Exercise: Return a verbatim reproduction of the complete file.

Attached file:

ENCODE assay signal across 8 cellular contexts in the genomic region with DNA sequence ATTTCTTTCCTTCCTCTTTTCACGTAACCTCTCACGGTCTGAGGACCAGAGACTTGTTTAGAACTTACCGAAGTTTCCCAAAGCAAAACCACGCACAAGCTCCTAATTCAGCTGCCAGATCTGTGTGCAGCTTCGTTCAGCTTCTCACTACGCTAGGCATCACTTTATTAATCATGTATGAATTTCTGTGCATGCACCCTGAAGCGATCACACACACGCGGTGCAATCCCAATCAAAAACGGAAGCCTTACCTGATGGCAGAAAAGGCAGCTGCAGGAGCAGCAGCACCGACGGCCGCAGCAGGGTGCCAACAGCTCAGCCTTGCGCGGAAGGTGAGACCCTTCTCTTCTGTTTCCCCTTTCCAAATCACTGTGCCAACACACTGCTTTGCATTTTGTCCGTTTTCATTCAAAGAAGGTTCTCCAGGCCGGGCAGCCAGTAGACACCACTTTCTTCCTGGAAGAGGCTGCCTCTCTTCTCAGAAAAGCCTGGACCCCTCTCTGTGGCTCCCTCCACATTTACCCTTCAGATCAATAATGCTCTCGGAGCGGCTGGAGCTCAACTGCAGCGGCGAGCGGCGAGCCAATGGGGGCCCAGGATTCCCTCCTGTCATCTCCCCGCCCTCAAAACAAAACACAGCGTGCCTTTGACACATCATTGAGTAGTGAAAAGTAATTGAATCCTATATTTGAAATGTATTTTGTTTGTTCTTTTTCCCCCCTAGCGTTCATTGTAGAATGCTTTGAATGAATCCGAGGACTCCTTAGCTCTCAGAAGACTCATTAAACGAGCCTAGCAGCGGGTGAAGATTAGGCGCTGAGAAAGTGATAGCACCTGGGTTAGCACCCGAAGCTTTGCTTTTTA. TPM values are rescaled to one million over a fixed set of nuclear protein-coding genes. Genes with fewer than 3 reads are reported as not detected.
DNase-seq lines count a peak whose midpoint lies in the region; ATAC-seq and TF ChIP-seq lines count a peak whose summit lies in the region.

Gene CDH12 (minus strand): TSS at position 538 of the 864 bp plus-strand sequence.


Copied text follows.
ENCODE assay signal across 8 cellular contexts in the genomic region with DNA sequence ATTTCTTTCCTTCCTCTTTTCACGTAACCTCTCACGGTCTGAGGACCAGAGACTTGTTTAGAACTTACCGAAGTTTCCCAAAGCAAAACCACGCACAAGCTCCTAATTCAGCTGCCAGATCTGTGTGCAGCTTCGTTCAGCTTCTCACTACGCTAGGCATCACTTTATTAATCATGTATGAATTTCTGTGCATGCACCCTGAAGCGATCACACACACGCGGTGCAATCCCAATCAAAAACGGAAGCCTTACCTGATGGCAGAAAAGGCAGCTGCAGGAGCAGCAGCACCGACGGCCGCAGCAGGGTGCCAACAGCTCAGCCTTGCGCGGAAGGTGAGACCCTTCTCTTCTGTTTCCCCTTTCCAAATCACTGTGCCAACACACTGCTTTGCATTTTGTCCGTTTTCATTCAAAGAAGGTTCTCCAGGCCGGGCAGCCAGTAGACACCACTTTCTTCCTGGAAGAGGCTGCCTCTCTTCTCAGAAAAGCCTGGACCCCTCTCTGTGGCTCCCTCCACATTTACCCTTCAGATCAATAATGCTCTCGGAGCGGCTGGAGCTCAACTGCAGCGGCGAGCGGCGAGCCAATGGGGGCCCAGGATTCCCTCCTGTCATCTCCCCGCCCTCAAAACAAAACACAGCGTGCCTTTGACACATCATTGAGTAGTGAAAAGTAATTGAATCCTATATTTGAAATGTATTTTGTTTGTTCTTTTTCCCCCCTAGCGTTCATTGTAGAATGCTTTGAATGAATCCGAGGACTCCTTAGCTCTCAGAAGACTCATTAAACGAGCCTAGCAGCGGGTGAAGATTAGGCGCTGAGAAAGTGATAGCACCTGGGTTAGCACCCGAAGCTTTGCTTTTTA. TPM values are rescaled to one million over a fixed set of nuclear protein-coding genes. Genes with fewer than 3 reads are reported as not detected.
DNase-seq lines count a peak whose midpoint lies in the region; ATAC-seq and TF ChIP-seq lines count a peak whose summit lies in the region.

Gene CDH12 (minus strand): TSS at position 538 of the 864 bp plus-strand sequence.